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Co-digestion of cultivated microalgae and sewage sludge from municipal waste water treatment
Mälardalen University, School of Business, Society and Engineering, Future Energy Center.ORCID iD: 0000-0002-0861-6438
JTI, Swedish Inst Agr & Environm Engn, SE-75007 Uppsala, Sweden .
JTI, Swedish Inst Agr & Environm Engn, SE-75007 Uppsala, Sweden .
Swedish Univ Agr Sci, Dept Wildlife Fish & Environm Studies, SE-90183 Umea, Sweden .
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2014 (English)In: Bioresource Technology, ISSN 0960-8524, E-ISSN 1873-2976, Vol. 171, p. 203-210Article in journal (Refereed) Published
Abstract [en]

In this study two wet microalgae cultures and one dried microalgae culture were co-digested in different proportions with sewage sludge in mesophilic and thermophilic conditions. The aim was to evaluate if the co-digestion could lead to an increased efficiency of methane production compared to digestion of sewage sludge alone. The results showed that co-digestion with both wet and dried microalgae, in certain proportions, increased the biochemical methane potential (BMP) compared with digestion of sewage sludge alone in mesophilic conditions. The BMP was significantly higher than the calculated BMP in many of the mixtures. This synergetic effect was statistically significant in a mixture containing 63% (w/w VS based) undigested sewage sludge and 37% (w/w VS based) wet algae slurry, which produced 23% more methane than observed with undigested sewage sludge alone. The trend was that thermophilic co-digestion of microalgae and undigested sewage sludge did not give the same synergy.

Place, publisher, year, edition, pages
2014. Vol. 171, p. 203-210
National Category
Environmental Biotechnology
Identifiers
URN: urn:nbn:se:mdh:diva-26481DOI: 10.1016/j.biortech.2014.08.069ISI: 000343091700030PubMedID: 25203227Scopus ID: 2-s2.0-84908219564OAI: oai:DiVA.org:mdh-26481DiVA, id: diva2:761596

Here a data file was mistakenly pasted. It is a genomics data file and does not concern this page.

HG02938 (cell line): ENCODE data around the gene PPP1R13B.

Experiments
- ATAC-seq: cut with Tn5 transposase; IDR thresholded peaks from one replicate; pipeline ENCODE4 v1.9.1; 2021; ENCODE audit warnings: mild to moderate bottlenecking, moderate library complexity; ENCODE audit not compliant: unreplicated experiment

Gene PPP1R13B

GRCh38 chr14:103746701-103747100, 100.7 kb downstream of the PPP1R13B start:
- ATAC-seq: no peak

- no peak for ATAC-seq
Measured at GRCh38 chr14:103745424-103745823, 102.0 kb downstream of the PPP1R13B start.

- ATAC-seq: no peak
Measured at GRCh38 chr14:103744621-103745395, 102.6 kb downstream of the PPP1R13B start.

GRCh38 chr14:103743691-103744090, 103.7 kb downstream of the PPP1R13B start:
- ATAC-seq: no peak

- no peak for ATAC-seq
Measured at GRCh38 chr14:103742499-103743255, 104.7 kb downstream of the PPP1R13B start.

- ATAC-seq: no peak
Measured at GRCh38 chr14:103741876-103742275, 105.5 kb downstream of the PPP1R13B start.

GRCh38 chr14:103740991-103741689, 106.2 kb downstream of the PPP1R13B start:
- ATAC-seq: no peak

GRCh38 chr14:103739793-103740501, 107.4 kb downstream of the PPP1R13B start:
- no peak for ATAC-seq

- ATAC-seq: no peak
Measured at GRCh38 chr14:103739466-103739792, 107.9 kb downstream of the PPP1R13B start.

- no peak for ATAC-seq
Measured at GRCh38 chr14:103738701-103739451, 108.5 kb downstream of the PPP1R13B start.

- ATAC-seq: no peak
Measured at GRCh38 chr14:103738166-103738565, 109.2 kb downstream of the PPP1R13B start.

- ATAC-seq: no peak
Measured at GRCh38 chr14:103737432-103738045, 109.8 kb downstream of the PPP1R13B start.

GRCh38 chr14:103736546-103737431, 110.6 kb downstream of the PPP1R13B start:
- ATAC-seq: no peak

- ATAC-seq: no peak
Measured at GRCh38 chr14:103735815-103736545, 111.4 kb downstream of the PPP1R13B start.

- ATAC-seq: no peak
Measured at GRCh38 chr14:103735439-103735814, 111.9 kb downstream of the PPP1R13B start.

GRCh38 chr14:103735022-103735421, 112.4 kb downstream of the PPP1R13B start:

Available from: 2014-11-07 Created: 2014-11-07 Last updated: 2018-10-16Bibliographically approved
In thesis
1. Enhanced biogas production from municipal WWTPs: Co-digestion of microalgae with sewage sludge and thermophilic secondary digestion of mesophilic digested sludge
Open this publication in new window or tab >>Enhanced biogas production from municipal WWTPs: Co-digestion of microalgae with sewage sludge and thermophilic secondary digestion of mesophilic digested sludge
2015 (English)Licentiate thesis, comprehensive summary (Other academic)
Abstract [en]

Biogas is produced when organic material is broken down in oxygen-free (anaerobic) conditions. This process is called anaerobic digestion and is used in most large and medium-sized municipal wastewater treatment plants in Sweden. In the wastewater treatment sewage sludge is obtained, from the mecanical-, biological and chemical treatment step, which contains decomposable organic material. The sludge is pumped into a digester, which is an airtight container. In the digester raw biogas, consisting of methane and carbon dioxide, is produced. The material that comes out of the digester is a nutrient rich residue (digestate) which can be used as a fertilizer or soil conditioner. The purpose of this study was to explore ways to increase the biogas production that takes place at the municipal wastewater treatment plants by either co-digestion of sewage sludge with microalgae from a possible future biological purification steps or to use two digestion stages in series with different operating temperatures, mesophilic (37ºC) followed by a thermophilic digestion (55ºC). The challenges with these methods, which are also taken into consideration in the studies, were changes in the dewaterability of the digestate, system efficiency regarding electricity and heat consumption, the ability to recycle nutrients, changes in the carbon footprint from the treatment plant, change of the pollution level in the digestate and the ability to create a sanitization method for the digestate.

The results from the first part showed in both batch digestability tests and continuous anaerobic digestion experiment that microalgae cultivated on wastewater can be a feasible feedstock for anaerobic co-digestion with sewage sludge. Microalgae improved the biogas production in mesophilic conditions but not in thermophilic digestion. In the semi-continous experiment, with the addition of a natural mix of microalgae grown from wastewater to sewage sludge, the specific methane production was enhanced with 39 % for every gram organic matter reduced. The specific methane production for every gram added organic matter to the reactors were 9% lower in the digester where microalgae had been added. When microalgae were added the total digestibility was reduced compared to the reference digestion with only sewage sludge. Filterability tests indicated that the addition of microalgae enhanced the dewaterability of the digested sludge. Heavy metal levels in the microalgae substrate were much higher than in the sludge which could restrict the utilization of the digestate on arable land in a possible future full scale application.